2.13.2012

Whitney Houston and My Hairbrush Microphone

The tragedy of Whitney Houston’s death stunned the world over the weekend.
In her prime, no one could come close to touching her talent. Her voice had a unique strength and confidence. There was something solid about it, unlike some singers who go all over the map with their overdone vocal runs that leave the listener feeling on-edge.
But listening to Whitney required no effort. Her gifted voice just poured out like pure water. No need to feel on edge. There was absolutely no question that she was always in total control.
Sadly, her life in later years was a different story – an unhappy saga of drug use, a tumultuous and failed marriage, and an attempted comeback that never gained traction. She was a shell of what she once was, but still, the world was rooting for her. On Saturday when the news of her death broke, Christian singer Nichole Nordeman tweeted, “Losing Whitney feels like someone just deleted the playlist of my adolescence. So many hairbursh microphone moments with her.”
I feel that way, too.
I was 10 in 1986 when “The Greatest Love of All” stayed at number one for three weeks on Billboard’s Hot 100 chart. I have a blurry memory of being at some pre-teen slumber party and karaoke-ing that song with the girls over and over. Someone had carefully transcribed all the lyrics on some raggedy paper torn from a notebook to serve as our cue card. We took turns busting our guts with it. If Whitney could sing like that, so could we. Because we had discovered her secret…
Volume.
There was no real concern over vocal quality. As long as you were singing from way down in your diaphragm as loud as you possibly could, Whitney-style, you were on your own personal path to stardom in your own head.
So after that slumber party, I adopted that song as my life theme, sitting beside my oversized boom box, twiddling my thumbs and waiting for it to air on the radio so that I could hit “record” and capture it, like a little fisherman reeling in my catch. Holding my hairbrush microphone, I belted it out, repeatedly, in front of the mirror in my room, as my parents would readily testify. I tried to find that deep-down vocal passion that Whitney possessed, but as a skinny 10-year-old, I am pretty sure it came out kind of…barky. I did not care. And I really didn’t care about the words, either. Only in later years would I realize that the Greatest Love of all, the love that surpasses all knowledge, really wasn’t inside of me at all. It was outside of me. In spite of me. Love, real love, comes from God. But in 1986, I was very much into singing this lovely song about self-love.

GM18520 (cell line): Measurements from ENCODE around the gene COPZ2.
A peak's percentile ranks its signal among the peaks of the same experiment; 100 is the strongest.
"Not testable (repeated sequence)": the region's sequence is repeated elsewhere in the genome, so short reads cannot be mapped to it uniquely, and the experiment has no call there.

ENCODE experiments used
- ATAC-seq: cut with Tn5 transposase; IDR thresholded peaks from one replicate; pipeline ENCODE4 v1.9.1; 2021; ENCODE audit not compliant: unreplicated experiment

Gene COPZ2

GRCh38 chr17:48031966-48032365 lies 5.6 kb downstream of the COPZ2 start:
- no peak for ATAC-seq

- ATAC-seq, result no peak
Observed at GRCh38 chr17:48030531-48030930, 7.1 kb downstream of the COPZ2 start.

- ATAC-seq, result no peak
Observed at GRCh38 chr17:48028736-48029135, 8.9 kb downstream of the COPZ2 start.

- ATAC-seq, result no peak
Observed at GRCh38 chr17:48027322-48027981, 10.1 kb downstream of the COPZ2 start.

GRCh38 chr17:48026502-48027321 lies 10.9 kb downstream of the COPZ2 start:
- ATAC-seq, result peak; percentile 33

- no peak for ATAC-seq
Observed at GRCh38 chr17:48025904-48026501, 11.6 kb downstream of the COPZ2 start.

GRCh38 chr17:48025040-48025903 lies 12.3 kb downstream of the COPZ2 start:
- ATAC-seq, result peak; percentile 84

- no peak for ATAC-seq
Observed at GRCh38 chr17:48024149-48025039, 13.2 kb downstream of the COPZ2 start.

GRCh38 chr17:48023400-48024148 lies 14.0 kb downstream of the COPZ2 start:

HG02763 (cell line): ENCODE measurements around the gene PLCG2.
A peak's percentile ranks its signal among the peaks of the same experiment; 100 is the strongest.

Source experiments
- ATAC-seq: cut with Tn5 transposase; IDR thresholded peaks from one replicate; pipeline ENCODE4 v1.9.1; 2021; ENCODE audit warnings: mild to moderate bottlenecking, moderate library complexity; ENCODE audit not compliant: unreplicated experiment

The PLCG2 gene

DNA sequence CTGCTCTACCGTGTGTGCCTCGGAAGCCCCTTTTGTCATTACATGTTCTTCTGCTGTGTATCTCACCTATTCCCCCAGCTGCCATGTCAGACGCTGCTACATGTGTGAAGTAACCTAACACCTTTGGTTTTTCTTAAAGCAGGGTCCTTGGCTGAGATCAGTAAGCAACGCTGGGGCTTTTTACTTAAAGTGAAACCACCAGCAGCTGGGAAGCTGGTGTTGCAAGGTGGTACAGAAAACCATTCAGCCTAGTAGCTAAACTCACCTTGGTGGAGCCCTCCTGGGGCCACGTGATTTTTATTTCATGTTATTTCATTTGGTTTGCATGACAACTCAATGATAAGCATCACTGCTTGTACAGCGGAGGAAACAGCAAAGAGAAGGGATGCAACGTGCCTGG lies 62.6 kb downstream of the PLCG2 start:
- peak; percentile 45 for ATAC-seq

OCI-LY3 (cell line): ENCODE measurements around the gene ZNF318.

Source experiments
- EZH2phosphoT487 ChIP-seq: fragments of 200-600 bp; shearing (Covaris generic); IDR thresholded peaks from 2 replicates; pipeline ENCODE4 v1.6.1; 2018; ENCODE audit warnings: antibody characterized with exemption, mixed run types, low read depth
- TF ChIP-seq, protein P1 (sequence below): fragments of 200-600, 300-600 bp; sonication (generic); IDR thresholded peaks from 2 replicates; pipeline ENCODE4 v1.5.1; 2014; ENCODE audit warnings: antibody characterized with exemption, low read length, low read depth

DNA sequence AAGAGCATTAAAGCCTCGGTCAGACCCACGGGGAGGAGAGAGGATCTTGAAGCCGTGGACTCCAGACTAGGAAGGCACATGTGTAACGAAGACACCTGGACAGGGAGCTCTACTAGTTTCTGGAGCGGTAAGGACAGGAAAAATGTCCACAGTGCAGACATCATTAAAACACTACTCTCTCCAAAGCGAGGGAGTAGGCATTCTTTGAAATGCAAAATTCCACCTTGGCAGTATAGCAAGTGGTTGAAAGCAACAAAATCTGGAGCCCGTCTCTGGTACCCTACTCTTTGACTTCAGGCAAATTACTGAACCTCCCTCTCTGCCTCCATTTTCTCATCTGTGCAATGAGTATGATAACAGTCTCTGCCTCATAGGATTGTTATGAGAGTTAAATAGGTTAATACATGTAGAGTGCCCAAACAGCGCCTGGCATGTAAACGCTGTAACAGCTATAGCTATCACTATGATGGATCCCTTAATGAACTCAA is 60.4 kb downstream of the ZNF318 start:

The following year, when Whitney came out with the blonde, big-haired, purple tank top-sporting version of herself in the super bubble-gummy, confetti-laden video for “I Wanna Dance With Somebody,” I was ready to hit the stage in my room again. Because if there was ever a hairbrush microphone song to sing in front of a pre-teen’s mirror, that was it. And this time, look out, world. There were some dance moves going on.
In 1991, during the time of the Gulf War, Whitney sang the Star-Spangled Banner at the Super Bowl, and it was quite possibly the greatest rendition of all time. Maybe she was the first to ever go for that octave jump on “o’er the land of the free-EEEE.” She nailed it like a gymnast sticking a landing, soaring up to it, and carrying our patriotic hearts with her. I even bought the cassette single. Since then, I’ve heard other vocalists go for that same octave at major sporting events, but nobody has ever owned that pristine top note like Whitney did.
And nobody has ever owned a key change like her, either. The best moment in her signature song, “I Will Always Love You,” is that brief pause, that suspenseful rest toward the end, just before she kicks it into high gear at the key change. I was a little older then, and I had the sheet music. No more hairbrush microphones or dance moves…the belting-out happened at the piano bench instead. Whitney was still my girl. The one able to capture moments that were simultaneously dramatic and tender.
She was everybody’s girl. Our sweetheart American vocalist. The last song she sang in public was “Jesus Loves Me.” Now she’s in His arms.
I am so sad she’s gone.
whitney-houston

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